Complete History of Amar Jawan Jyoti | Know the Significance, Construction and Importance of the Indian Memorial

Publish Date: 23 Jan, 2022 |

New Delhi: The eternal flame of Amar Jawan Jyoti at India Gate is now going to be extinguished forever after gloriously burning for 50 years. Ahead of the 75th Republic Day, this decision came into the news. Today, the torch will be merged with the National War Memorial's torch at a programme.

The ceremony is scheduled to begin at 3.30 pm. It will be presided over by the Integrated Defence Staff chief, Air Marshal Balabadhra Radha Krishna, officials reported. This decision was taken after the upkeep of 2 flames was becoming difficult. 

It was also contended that when National War Memorial has already been built for the martyrs of the country, why a separate flame should be lit at the India Gate, army sources informed.


History of Amar Jawan Jyoti


Amar Jawan Jyoti called Flame of the immortal soldier in English is an Indian memorial constructed after the Indo-Pakistani War of 1971 to commemorate the soldiers of the Indian Armed Forces who martyred during the war. 

  • Amar Jawan Jyoti was placed in India Gate in 1971.

  • In December 1971, after the Indo-Pakistani War of 1971, Indira Gandhi assisted in the construction of the Amar Jawan Jyoti under the India Gate. She wanted to pay homage to the dead and unknown soldiers.

  • On 26 January 1972 on the occasion of the 23rd Republic Day of India, the monument was officially inaugurated by Indira Gandhi. 


Who built Amar Jawan Jyoti?


In 1921, The main structure (India Gate) was originally constructed by Edwin Lutyens. 


Significance of Amar JawanJyoti|Why Amar Jawan Jyoti was built?


From 3 December 1971 to 16 December 1971, Fall of Dhaka, the Indian military had a confrontation with Pakistan during the Indo-Pakistani War of 1971. during this liberation war in East Pakistan, many Indian soldiers martyred and sacrificed their lives in the formation of Bangladesh as a separate nation, freed from the clutches of Pakistan. Amar Jawan Jyoti was ignited to pay homage to the unknown and dead soldiers who lost their lives during the war. The flame burning at the Amar Jawan Jyoti is considered to be immortal. This Indian memorial is a place where citizens commemorate and pay tribute to fallen soldiers by reading their names at the concentric Tyag Chakra.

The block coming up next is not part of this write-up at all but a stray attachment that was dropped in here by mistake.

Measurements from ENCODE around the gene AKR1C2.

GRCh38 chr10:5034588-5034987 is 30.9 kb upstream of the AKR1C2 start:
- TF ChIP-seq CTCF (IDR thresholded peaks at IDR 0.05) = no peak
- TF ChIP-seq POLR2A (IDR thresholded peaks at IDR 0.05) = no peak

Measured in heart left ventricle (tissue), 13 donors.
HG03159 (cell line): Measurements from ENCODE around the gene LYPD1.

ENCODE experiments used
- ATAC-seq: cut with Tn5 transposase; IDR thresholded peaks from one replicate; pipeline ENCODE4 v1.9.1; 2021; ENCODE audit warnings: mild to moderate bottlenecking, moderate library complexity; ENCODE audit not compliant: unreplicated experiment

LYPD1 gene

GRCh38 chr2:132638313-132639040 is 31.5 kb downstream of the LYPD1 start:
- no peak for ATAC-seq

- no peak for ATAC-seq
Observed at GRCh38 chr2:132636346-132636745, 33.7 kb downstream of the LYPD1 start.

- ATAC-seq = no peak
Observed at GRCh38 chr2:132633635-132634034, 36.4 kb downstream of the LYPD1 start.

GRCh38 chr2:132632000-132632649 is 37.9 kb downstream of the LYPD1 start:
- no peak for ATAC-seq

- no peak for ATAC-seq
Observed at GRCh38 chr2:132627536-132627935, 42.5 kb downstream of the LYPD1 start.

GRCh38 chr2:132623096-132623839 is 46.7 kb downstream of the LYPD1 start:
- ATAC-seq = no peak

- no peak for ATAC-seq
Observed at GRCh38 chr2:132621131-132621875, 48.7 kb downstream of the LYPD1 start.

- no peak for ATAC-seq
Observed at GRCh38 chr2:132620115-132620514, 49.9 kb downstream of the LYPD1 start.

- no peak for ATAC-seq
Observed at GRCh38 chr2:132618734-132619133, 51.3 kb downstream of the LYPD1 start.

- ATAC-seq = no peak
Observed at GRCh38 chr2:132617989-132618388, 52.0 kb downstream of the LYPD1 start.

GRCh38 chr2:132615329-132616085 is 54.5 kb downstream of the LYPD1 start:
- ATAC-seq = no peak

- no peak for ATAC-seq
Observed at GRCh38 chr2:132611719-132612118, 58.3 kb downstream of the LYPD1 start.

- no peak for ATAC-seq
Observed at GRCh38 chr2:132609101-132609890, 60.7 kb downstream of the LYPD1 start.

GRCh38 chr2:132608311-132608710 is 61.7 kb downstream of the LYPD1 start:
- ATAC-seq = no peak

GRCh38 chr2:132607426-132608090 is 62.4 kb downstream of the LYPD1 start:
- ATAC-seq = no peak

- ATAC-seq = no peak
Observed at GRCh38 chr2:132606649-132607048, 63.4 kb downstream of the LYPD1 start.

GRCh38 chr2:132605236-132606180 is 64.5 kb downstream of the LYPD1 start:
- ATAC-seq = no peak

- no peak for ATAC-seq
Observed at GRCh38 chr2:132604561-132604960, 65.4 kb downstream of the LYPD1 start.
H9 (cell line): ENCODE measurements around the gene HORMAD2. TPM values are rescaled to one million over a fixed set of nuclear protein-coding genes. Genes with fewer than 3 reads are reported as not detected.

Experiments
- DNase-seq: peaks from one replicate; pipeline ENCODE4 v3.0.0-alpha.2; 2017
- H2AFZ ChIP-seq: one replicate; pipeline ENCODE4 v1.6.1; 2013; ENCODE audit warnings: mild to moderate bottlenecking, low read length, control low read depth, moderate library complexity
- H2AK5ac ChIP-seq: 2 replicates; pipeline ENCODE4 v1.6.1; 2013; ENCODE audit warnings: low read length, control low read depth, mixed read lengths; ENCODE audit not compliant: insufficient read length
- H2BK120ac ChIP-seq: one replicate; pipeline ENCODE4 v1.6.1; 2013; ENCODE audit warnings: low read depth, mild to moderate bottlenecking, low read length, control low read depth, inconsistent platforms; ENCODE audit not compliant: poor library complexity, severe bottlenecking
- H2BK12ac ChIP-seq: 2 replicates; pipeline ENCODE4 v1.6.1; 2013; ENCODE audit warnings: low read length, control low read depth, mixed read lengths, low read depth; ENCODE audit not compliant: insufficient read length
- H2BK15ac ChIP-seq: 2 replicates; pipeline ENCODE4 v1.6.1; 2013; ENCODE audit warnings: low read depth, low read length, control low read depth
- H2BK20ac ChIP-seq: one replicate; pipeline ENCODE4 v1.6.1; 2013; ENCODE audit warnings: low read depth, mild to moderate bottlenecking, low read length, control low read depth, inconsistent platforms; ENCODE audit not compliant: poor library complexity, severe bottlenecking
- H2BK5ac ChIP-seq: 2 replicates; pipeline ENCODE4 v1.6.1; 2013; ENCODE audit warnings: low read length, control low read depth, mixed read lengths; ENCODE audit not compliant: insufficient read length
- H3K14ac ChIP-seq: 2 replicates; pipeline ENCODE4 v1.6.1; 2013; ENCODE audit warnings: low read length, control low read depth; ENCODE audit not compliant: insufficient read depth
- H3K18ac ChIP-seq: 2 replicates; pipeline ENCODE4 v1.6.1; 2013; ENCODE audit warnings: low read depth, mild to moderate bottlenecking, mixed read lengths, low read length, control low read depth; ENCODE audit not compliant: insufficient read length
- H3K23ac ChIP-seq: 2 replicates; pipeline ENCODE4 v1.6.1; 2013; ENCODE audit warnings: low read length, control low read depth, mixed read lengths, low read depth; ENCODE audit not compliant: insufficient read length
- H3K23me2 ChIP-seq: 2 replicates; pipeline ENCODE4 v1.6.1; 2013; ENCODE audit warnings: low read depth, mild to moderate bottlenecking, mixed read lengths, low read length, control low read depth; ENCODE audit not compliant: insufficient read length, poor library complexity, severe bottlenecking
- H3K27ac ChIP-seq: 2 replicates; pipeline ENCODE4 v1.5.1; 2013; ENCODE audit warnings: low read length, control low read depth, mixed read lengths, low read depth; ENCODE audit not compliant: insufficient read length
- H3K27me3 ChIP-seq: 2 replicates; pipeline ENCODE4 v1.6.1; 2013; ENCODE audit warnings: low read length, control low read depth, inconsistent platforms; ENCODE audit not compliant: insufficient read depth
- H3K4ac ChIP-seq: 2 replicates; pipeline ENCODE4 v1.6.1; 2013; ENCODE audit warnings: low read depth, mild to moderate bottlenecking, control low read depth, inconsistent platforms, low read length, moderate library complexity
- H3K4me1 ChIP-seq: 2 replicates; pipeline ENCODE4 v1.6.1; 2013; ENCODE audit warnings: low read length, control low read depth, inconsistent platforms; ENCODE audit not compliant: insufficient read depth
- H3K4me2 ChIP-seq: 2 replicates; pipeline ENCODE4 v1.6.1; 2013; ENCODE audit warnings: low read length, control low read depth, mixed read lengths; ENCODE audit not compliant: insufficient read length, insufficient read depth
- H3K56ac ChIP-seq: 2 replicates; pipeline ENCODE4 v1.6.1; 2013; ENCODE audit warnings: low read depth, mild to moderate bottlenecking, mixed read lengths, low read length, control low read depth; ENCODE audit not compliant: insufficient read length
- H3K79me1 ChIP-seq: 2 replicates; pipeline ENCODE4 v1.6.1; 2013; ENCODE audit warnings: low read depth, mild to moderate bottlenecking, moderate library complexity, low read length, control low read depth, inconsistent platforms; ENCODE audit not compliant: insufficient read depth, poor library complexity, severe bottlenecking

Customs at Amar Jawan Jyoti (Since 1972)


  • 1972-2019: On the Republic Day,  before the Republic Day parade) it had been customary for the President, Prime Minister, Chief of the Air Staff, Chief of the Naval Staff, Chief of the Army Staff and dignitaries to a place wreath at Amar Jawan Jyoti. They used to honour and pay homage to the dead and unknown soldiers.

  • 2020: The Prime Minister of India, Narendra Modi, on the occasion of Republic Day placed the wreath at the National War Memorial. He was accompanied by Chief of the Air Staff, Chief of the Naval Staff, Chief of the Army Staff. 


Construction of Amar Jawan Jyoti


Amar Jawan Jyoti structure is made of a marble pedestal on which a cenotaph is situated. "Amar Jawan" or Immortal Soldier is enshrined in gold on all four sides of the cenotaph and on top, an L1A1 Self-Loading Rifle stands on its barrel with a helmet of the Unknown Soldier on top. The pedestal is bound by 4 urns, one of which holds a continuously burning flame. 

From 1971 to 2006, LPG was used as a fuel source. But from 2006, CNG is used to burn the flame of Amar Jawan Jyoti. Each of the four urns has a flame. 

Only one of the four flames burns throughout the year. All 4 flames are lit on Indian Independence and Republic Days. The Amar Jawan Jyoti is manned day and night by soldiers from the Indian Army, Indian Air Force and the Indian Navy. 


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